- He has released three books telling his life story - Lucky Man: A Memoir (2002), Always Looking Up: The Adventures of an Incurable Optimist (2009) and A Funny Thing Happened on the Way to the Future: Twists and Turns and Lessons Learned (2010)
- The high school he attended in British Columbia has a theatre named after him
- He won a Grammy Award last year (10) in the Best Spoken Word Album category for his audio book, Always Looking Up: Adventures of An Incurable Optimist
- Fox's list of awards include five Emmys, four Golden Globes and Screen Actors Guild Awards
- Last month (May11) he became an Officer of the Order of Canada for his charity work.
After a rough couple of weeks in which Robert Zemeckis' most recent production tanked at the box office and had his upcoming remake of Yellow Submarine canceled, the Oscar winning filmmaker is taking note of these debacles and will finally contemplate a return to live-action projects. Deadline reports that he's in talks with Paramount Pictures to helm Flight, a character study revolving around a commercial airline pilot named Whip Whitaker whose plane almost crashes but is saved thanks to his heroic skills. Instantly hailed as a hero, an investigation into the cause of the incident reveals that he was flying under the influence of drugs and alcohol. The story then follows the pilot's journey as he is encouraged to embrace his new reputation that he thinks he doesn't deserve, all while the pilot's union and airline try to keep the facts under cover because of the high stakes involved.
John Gatins, who wrote the Zemeckis-produced Real Steel (and was just hired to script a sequel to the October release), penned the screenplay and wanted to direct, but now that the man behind Forrest Gump and Contact is interested in the project Paramount is hotly pursuing him. Denzel Washington is loosely attached to play the pilot, and I'd be very interested to see the two-time Oscar-winner return to more grounded fare (I don't know about you, but if I see another Tony Scott/Denzel Washington collaboration I'll probably throw myself in front of one of the trains at the center of their last two films). Likewise, this would be the first time that Zemeckis would step on a physical set in a decade after helming performance-capture pictures like The Polar Express and Beowulf; an enticing prospect in and of itself.
Walter Parkes and Laurie MacDonald are producing. A decision is expected soon as the studio hopes to begin filming later this year for a possible late 2012 release.
Now I know that gnomes have been kind to Walt Disney Pictures, with Gnomeo and Juliet taking off at the box office this February, but that doesn't mean that Sony Pictures Animation should jump on the bandwagon. Especially if the studio plans on letting Robert Zemeckis anywhere near a project that will feature cutesy animated characters. The Oscar winning filmmaker's last effort, the atrocious Mars Needs Moms, bombed right out of the gate causing Disney to boot him from the lot and cancel his developing Yellow Submarine remake.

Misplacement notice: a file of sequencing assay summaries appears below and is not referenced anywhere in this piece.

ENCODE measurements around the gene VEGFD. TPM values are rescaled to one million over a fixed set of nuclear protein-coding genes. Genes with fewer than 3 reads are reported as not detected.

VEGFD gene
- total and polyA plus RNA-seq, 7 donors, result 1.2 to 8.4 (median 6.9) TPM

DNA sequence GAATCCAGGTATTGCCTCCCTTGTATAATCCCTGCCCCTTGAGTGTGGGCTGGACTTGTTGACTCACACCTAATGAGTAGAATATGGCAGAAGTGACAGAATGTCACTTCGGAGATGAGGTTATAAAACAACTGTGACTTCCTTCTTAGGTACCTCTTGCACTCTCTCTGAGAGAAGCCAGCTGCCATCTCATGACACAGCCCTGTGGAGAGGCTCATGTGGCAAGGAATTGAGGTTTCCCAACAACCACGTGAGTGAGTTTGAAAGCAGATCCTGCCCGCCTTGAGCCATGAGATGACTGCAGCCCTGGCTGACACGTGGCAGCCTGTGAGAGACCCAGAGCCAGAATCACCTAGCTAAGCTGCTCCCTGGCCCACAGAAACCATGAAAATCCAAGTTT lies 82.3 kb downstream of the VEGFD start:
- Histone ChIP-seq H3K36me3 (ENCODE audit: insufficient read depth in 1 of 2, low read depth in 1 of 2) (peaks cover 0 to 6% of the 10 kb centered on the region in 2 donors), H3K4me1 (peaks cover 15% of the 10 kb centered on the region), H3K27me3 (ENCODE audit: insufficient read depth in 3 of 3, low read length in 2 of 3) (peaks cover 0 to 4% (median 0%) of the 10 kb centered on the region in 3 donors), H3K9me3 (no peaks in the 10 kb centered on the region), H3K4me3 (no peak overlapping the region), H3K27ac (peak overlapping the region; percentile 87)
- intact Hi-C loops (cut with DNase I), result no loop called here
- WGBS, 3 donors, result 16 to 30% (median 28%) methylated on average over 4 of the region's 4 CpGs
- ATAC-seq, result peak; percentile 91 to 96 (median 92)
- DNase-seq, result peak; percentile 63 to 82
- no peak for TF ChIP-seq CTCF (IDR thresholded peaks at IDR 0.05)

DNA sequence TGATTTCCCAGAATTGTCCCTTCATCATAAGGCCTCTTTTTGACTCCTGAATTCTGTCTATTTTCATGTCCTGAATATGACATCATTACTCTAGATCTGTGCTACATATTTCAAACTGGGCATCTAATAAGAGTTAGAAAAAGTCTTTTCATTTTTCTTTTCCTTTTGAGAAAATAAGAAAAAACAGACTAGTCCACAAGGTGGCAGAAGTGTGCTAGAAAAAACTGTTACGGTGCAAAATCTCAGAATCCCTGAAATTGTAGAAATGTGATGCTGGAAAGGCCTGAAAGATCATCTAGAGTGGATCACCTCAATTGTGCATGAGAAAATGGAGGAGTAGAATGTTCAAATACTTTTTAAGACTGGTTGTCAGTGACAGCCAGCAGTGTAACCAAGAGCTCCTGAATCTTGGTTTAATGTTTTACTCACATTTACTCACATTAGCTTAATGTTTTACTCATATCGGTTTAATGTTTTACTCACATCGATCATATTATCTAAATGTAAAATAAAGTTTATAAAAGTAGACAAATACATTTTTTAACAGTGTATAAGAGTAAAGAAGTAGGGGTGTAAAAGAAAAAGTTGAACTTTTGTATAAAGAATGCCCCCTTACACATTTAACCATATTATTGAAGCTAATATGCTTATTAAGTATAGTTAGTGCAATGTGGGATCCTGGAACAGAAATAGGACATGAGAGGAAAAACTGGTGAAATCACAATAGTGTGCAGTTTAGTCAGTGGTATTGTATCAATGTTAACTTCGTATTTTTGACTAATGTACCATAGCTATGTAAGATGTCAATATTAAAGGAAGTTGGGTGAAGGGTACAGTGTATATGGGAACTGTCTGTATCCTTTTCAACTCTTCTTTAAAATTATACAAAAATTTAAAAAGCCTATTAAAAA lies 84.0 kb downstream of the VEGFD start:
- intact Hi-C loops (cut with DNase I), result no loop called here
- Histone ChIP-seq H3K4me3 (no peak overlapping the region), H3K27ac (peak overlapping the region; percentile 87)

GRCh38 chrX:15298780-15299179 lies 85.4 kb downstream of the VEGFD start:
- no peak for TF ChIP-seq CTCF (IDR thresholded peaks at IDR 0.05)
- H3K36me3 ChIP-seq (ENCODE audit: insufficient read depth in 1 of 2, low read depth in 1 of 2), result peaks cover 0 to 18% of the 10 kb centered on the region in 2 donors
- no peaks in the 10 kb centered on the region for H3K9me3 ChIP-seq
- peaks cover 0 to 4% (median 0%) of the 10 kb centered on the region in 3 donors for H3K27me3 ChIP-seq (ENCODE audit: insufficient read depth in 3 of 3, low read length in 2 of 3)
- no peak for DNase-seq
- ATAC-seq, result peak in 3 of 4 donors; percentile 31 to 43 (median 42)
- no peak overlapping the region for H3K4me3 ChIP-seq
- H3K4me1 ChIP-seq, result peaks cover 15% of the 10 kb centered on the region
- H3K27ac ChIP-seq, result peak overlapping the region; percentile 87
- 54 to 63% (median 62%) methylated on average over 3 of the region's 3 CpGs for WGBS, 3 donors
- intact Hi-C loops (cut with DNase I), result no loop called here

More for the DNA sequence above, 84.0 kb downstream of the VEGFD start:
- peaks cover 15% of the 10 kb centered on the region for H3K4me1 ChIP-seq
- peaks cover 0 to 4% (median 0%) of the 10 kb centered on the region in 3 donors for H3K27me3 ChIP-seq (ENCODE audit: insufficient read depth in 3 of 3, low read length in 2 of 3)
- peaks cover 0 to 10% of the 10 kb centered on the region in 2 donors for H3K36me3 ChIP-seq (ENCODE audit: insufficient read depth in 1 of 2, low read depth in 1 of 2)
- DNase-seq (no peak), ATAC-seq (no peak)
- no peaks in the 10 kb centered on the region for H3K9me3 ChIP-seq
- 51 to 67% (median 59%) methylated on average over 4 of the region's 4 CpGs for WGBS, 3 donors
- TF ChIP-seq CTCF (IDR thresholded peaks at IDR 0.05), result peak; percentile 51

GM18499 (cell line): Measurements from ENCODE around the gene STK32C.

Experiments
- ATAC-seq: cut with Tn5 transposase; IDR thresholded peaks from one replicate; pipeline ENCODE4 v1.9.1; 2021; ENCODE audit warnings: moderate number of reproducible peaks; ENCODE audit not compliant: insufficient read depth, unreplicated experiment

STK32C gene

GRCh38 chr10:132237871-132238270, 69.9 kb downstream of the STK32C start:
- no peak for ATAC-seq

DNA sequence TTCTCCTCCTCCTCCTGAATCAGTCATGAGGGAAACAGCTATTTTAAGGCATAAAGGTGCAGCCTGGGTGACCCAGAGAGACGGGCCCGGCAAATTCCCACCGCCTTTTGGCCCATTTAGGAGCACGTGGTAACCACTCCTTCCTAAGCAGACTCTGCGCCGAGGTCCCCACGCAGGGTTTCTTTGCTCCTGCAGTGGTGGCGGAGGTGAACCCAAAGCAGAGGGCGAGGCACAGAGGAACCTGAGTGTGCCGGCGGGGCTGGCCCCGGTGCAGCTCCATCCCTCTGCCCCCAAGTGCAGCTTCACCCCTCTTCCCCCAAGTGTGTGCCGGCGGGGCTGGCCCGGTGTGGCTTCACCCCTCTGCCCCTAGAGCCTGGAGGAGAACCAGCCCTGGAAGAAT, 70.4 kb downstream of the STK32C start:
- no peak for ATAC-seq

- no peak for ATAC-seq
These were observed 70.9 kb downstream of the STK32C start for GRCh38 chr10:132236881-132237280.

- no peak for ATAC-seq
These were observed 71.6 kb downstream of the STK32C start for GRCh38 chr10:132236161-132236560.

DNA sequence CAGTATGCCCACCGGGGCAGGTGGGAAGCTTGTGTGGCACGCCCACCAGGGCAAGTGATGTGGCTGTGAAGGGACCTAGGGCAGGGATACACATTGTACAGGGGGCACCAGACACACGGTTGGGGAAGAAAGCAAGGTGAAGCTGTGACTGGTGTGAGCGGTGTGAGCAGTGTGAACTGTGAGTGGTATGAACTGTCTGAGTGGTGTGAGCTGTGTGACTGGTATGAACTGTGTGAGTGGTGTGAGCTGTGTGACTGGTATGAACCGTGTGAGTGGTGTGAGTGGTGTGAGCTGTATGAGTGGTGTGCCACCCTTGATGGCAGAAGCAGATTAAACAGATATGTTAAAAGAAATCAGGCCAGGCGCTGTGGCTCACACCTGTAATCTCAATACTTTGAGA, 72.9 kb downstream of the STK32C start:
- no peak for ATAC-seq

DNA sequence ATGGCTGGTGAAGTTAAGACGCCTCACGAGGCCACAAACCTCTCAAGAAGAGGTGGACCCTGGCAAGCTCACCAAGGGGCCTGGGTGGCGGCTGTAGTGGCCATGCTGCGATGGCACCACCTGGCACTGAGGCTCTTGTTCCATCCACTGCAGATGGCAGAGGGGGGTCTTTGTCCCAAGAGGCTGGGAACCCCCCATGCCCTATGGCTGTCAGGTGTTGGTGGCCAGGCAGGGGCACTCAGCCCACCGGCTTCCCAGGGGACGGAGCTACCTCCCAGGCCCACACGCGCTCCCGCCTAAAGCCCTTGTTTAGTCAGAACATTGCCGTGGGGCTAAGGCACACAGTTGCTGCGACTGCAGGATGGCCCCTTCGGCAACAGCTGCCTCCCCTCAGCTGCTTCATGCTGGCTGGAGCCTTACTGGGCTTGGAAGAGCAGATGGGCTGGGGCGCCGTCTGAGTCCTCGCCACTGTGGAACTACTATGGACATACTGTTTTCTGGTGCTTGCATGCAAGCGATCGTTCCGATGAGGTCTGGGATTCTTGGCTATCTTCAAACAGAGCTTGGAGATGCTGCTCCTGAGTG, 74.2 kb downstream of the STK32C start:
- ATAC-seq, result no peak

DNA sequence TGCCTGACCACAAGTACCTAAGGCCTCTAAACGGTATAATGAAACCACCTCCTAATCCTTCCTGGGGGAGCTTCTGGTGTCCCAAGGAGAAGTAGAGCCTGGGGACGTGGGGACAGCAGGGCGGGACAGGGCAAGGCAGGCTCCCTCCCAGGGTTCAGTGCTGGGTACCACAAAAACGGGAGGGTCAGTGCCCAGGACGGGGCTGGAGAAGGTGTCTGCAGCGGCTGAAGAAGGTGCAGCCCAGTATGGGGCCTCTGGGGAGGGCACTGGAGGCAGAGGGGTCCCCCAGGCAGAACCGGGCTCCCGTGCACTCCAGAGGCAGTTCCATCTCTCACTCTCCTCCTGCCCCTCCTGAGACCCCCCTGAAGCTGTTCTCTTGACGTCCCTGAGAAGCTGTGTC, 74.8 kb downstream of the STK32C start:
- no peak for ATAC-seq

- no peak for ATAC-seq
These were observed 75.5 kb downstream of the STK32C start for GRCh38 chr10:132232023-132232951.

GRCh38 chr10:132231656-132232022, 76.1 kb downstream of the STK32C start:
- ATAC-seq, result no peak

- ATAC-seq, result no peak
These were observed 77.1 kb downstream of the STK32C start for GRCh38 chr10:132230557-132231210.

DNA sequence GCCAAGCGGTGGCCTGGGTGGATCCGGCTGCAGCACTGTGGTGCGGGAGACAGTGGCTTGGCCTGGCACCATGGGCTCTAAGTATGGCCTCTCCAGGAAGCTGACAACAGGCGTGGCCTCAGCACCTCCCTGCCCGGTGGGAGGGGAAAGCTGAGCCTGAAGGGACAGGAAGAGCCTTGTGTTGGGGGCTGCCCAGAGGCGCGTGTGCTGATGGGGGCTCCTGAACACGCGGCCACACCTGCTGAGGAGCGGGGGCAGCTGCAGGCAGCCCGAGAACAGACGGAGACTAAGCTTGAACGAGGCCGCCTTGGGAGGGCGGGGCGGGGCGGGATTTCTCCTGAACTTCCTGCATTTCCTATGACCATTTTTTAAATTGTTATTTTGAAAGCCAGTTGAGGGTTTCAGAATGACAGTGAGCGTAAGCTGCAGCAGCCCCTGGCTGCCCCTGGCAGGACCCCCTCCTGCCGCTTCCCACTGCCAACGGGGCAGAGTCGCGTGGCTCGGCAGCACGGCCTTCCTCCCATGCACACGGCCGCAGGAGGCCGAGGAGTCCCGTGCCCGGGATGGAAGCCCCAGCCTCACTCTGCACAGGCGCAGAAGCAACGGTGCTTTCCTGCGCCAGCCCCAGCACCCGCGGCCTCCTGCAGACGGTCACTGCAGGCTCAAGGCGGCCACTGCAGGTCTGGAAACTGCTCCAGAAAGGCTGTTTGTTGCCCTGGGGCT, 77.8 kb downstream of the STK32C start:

Now SPA wants him to join their ranks with an adaptation of Chuck Sambuchino's novel "How To Survive A Garden Gnome Attack", which is in the vein of "How To Survive The Robot Uprising" and "The Zombie Survival Guide" in that it details a plan to outlast the invasion of the titular characters. The adaptation is described as an R-rated, live-action/CG-hybrid budgeted in the $20 million-$30 million range. He'll produce, but hasn't committed to directing as he's weighing his options carefully. No writer has been hired yet.
It's a wise move for SPA to keep costs down on this one, because Zemeckis is just not the reliable moneymaker he once was. As a modestly budgeted novelty flick, it could work but personally I'm done with him as a filmmaker until he returns to more grounded fare. He's often worked in genre, having helmed classics like the Back to the Future trilogy, Romancing The Stone and What Lies Beneath, but I long for the days of Forrest Gump, Contact and Castaway. This farce is not worth his time, Sony's or yours.
The Walt Disney/Robert Zemeckis connection has been terminated. The Hollywood Reporter says that late yesterday the Mouse House decided to permanently dock the Oscar-winning director's planned remake of The Beatles' beloved 1968 film Yellow Submarine, which was announced in August 2009 before his take on A Christmas Carol failed to make miraculous amounts of cash. On the heels of a $6.9 million opening weekend for his latest production, the sci-fi family film Mars Needs Moms, the studio has apparently had enough of his shenanigans.
It's no surprise, really. In May 2010, after the grim reality that A Christmas Carol was an official flop became clear, Disney shut down Zemeckis' ImageMovers shingle and was letting the fate of Yellow Submarine rest on the commercial performance of Mars Needs Moms, which cost $150 million just to produce. Two back-to-back big-budget bombs for any filmmaker is enough to cause panic, and the fact that he couldn't get the Beatles' heirs in a room for a key presentation of test footage after a canceled date in December (which was never rescheduled) just compounded the negativity. Disney is simply acting according to procedure with today's move.
Zemeckis' Yellow Submarine was to employ the same performance capture technology he'd used on The Polar Express, Beowulf and A Christmas Carol and was set to star Cary Elwes, Dean Lennox Kelly, Peter Serafinowicz and Adam Campbell. Though getting kicked off of the Disney lot is a major setback, THR notes that the filmmaker is now free to shop the project around to other studio's, though I can't imagine any company biting after the rocky returns on his recent films. Zemeckis is said to have fled Tinsel Town for Montana, where he'll regroup and decide what his next move is.
My two cents for Mr. Z? Enough with the mo-cap movies. Get back to live-action filmmaking. This is the guy who made Back To The Future, Who Framed Roger Rabbit, Forrest Gump and Contact. The Polar Express was good and all and I love Beowulf, but the process is just too expensive to justify putting all that energy into. The longer he stays in animated territory, the more clout he loses. There's a wealth of good scripts out there just dying to get produced; a man with as much pedigree as Zemeckis should look to reinvent himself once again as this performance-capture chapter of his career comes to a close.